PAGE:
Early snowfall was blamed for a 19-car pileup Friday in Cumberland, Maine, that caused minor injuries. In New York, hundreds of cars got stuck on the Long Island Expressway on Friday, and dozens remained disabled early Saturday as police worked to free them.
About 650,000 customers in the Northeast lost power during the height of the snowstorm, most of them in Massachusetts and Rhode Island. The Pilgrim Nuclear Power Plant in Plymouth, Mass., lost electricity and shut down Friday night during the storm. Authorities say there's no threat to public safety.
At least five deaths were blamed on the storm, three in Canada and one in New York. In southern Ontario, an 80-year-old woman collapsed while shoveling her driveway and two men were killed in car crashes. In New York, a 74-year-old man died after being struck by a car in Poughkeepsie; the driver said she lost control in the snowy conditions, police said. One pedestrian was struck by a vehicle and killed Friday night in Prospect, Conn., state police spokesman Lt. J. Paul Vance said.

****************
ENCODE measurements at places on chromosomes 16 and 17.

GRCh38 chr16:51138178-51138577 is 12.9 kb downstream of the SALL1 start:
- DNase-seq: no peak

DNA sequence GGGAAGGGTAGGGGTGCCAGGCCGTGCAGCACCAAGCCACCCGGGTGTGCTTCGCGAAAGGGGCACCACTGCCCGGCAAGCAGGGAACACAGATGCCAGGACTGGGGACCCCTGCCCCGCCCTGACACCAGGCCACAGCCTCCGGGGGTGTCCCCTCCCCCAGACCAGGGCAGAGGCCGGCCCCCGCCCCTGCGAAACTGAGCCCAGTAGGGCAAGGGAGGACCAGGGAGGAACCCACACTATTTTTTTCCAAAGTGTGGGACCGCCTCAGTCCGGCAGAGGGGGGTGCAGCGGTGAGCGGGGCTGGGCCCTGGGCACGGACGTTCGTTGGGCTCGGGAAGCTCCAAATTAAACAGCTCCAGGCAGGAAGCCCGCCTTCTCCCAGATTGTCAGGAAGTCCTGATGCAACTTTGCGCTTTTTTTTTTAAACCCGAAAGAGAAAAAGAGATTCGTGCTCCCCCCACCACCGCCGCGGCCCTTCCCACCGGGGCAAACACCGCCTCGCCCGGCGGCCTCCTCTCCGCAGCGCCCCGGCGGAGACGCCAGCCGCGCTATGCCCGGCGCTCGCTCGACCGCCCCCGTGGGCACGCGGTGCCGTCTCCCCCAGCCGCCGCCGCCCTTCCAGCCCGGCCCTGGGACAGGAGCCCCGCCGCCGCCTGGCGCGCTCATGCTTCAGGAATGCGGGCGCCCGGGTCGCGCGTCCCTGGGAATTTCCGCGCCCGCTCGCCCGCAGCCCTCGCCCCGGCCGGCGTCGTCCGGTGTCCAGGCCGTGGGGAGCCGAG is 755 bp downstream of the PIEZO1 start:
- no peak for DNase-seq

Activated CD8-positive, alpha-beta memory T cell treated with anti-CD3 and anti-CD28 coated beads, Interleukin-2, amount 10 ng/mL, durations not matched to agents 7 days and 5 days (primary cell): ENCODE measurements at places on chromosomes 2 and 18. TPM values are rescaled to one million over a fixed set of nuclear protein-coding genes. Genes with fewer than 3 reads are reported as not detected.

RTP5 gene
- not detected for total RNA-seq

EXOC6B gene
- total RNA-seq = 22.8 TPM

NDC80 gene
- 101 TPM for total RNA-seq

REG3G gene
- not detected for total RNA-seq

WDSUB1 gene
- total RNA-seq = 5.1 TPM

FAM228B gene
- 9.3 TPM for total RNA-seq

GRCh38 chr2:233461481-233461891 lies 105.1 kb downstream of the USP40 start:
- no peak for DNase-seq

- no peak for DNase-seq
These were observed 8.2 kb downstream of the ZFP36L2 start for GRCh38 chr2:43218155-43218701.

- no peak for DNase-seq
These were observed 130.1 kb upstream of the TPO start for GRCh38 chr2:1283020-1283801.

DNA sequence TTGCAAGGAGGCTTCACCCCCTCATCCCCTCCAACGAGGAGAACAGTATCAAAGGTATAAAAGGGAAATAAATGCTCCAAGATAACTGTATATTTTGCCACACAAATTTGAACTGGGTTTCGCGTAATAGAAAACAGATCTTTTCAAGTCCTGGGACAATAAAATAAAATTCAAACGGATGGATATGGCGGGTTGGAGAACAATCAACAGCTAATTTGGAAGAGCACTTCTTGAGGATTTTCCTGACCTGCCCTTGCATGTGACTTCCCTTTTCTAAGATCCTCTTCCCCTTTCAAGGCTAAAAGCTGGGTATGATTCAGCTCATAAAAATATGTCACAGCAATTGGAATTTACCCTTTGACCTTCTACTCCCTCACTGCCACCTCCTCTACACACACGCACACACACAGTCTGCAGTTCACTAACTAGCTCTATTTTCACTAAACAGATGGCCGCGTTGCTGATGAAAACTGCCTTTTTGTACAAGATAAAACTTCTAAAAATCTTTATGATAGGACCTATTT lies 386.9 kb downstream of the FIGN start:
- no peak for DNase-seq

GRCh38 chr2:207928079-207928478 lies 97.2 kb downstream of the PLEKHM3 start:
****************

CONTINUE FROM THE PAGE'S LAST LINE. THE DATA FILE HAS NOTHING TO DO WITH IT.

Flooding was expected along coastlines still recovering from Superstorm Sandy, which hit New York and New Jersey the hardest and is considered Jersey's worst natural disaster.
In Manhattan, streets normally bustling after midnight, were quiet Saturday but for the hum of snowblowers, the scrape of shovels and the laughter from late night revelers who braved the snow.
Bill Tavonallo, 39, said he walked home on purpose from a Manhattan bar to enjoy the snow falling.
"With Sandy, we were scared. But this is wonderful," he said, his glasses crusted with ice. "It's nice to have a reason to slow down."
Fashion Week, a series of designer showings with some activities held under tents, went on mostly as scheduled in the city, though organizers put on additional crews to deal with the snow and ice, turned up the heat and fortified the tents. The snow did require some wardrobe changes: Designer Michael Kors was forced to arrive at the Project Runway show in Uggs.